Coastal areas are unique environments and vary quite considerably from inland conditions (even being a few hundred metres inland can make a big difference). Wind, high salt loading and milder temperatures mean that many traditional plants we love will struggle to grow. Too often, I see coastal gardens laid out in a traditional manner, trying to ignore their proximity to the sea. This is a shame, and a wasted opportunity to be really creative.
Around the world, there are a huge range of plants which have adapted to a marine environment. Some of these are halophytes – plants adapted to saline conditions – but not all. When we think coastal we often (in the UK) think of the Mediterranean, which is a climatic zone type, not just a physical location. There are in fact five Mediterranean climate zones around the world, most of which occupy the Western coasts of continents, between 30° and 45° North or South of the equator. Of course, outside of these regions are many coastal areas which have plants adapted to a marine environment, so we are not limited to just these zones.
The UK has its own ecology, which is not of a Mediterranean type and there is much to draw on here; from a garden design perspective, native coastal plants can be used in conjunction with many of the Med. zone plants. This is great from an aesthetic point of view, but also important from the standpoint of creating resilient and adaptive planting from a climate change perspective.
I have a personal and growing thing of not mixing plants from different Mediterranean climate zones, (ie plants from S. Africa with plants from California and even within the various Mediterranean regions). I have yet, however, to fully achieve this aesthetic! There may though, be some ecological benefit in working mostly with plants from the Med. basin area, in that such species of plants and insects are more likely to make the migration here to the UK as a result of climate change than from more distance zones.
Designing a coastal or beach garden – the former being the wider coastal region and the latter just within a beach environment – is a matter of finding plants which match the environmental conditions, and of carefully zoning the garden or landscape into appropriate areas. There are relatively few stalwarts that will survive right on the beach edge, but a much wider range that will fit into the micro-climates of a garden just a little inland. In this respect and for a beach garden especially, the building of micro-climates is key to success. This can be done by a combination of layered planting groups and physical barriers or structures.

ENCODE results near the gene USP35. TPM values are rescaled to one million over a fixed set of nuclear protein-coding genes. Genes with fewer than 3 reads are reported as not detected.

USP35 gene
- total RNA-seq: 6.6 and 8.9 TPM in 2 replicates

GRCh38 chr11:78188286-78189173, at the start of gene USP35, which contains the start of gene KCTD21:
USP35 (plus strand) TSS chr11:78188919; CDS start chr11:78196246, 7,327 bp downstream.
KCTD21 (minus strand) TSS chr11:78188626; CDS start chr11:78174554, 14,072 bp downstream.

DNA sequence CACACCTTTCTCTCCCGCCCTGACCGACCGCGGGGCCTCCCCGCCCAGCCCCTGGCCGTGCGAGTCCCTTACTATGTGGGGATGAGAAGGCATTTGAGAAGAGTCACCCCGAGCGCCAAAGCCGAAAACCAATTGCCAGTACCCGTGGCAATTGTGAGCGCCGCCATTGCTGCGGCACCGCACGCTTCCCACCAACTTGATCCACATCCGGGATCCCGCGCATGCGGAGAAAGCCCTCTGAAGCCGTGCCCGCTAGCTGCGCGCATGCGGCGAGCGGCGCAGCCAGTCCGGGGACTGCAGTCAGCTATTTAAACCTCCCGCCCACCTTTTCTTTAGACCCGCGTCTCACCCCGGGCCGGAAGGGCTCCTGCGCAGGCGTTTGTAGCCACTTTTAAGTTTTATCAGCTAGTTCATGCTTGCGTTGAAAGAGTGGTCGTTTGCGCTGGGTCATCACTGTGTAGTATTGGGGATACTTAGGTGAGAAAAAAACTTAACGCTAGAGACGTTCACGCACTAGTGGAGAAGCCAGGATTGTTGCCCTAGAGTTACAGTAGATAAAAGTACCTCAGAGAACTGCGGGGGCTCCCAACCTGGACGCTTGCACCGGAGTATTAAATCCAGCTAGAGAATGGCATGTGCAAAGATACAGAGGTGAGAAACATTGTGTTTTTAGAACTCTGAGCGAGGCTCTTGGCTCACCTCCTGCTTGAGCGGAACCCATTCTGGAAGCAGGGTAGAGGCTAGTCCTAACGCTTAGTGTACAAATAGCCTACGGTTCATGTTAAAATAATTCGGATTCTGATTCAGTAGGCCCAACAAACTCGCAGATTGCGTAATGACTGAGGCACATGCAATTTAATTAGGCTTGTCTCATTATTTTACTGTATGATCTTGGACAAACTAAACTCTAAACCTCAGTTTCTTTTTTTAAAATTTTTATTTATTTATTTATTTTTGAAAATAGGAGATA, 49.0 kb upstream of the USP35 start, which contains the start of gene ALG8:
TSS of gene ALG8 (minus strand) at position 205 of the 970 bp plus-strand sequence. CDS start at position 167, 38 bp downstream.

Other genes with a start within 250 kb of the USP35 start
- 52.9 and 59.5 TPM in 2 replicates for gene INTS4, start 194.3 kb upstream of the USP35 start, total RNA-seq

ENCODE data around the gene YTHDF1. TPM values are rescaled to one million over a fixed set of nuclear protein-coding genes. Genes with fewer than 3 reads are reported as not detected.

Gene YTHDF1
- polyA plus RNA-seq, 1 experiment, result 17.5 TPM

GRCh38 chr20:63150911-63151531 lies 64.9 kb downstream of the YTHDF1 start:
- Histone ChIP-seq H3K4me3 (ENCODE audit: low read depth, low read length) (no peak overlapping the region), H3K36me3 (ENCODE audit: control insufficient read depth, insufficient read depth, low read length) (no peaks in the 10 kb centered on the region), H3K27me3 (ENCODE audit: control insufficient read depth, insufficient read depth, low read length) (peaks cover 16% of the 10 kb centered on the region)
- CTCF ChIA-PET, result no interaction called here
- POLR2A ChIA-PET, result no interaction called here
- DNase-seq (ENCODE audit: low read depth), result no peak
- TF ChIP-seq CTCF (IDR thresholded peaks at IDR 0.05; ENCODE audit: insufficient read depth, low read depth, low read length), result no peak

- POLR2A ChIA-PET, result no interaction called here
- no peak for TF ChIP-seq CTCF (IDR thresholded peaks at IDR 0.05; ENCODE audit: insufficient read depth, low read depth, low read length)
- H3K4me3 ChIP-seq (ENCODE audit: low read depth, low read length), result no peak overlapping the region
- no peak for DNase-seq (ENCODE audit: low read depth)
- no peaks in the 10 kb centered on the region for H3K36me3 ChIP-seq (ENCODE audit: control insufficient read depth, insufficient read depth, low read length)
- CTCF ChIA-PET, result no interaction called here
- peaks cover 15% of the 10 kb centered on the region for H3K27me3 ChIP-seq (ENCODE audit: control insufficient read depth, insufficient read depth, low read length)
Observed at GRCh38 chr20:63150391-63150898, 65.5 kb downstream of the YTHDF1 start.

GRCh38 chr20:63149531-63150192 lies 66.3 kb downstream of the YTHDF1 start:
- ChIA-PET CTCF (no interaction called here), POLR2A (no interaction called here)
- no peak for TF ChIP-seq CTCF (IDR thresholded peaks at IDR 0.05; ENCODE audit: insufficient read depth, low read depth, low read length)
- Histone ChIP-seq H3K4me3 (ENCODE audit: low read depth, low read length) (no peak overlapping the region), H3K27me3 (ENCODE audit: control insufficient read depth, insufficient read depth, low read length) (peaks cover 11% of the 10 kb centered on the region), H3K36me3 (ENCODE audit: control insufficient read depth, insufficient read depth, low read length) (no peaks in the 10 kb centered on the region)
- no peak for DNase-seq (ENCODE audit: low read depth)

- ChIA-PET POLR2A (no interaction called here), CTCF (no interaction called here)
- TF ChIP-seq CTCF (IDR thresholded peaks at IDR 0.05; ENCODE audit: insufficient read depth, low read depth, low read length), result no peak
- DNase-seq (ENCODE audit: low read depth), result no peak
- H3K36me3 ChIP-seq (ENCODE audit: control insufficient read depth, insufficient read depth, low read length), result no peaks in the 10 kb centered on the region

Physical structure plays an important role in defining the garden and creating microclimates. There is, however, a fine balance between a solid fence or wall, and the desire for a view. With side boundaries you may have to have a solid fence but the boundary exposed to the sea (for a beach garden) is another matter.
No amount of structure will eliminate the exposure to wind and salt, nor should it as a large part of the appeal in a beach garden is the connection to the elements and the view. This means plants are always going to be exposed, so we have to layer or zone them accordingly. Creating microclimates is key and a hedge will provide shelter, yet they can be a visual barrier too. Often, strategically placed groups of plants can filter the wind, yet retain some views through.
Zoning the garden is good design practice anyway as this gives a holistic overview of the multiple uses and factors which come into play. Design should arise from such zoning and planting design must follow the same rules. Layering plants by exposure, height, form and colour are just some aspects; to this we must add – indeed prioritise – climatic exposure.
Beach and coastal gardens offer unique conditions and can become extraordinarily beautiful places in which to relax and enjoy connection to the elements and nature. Make your place a special one!
Below are a couple of recent concepts; do contact me if I can help with your garden.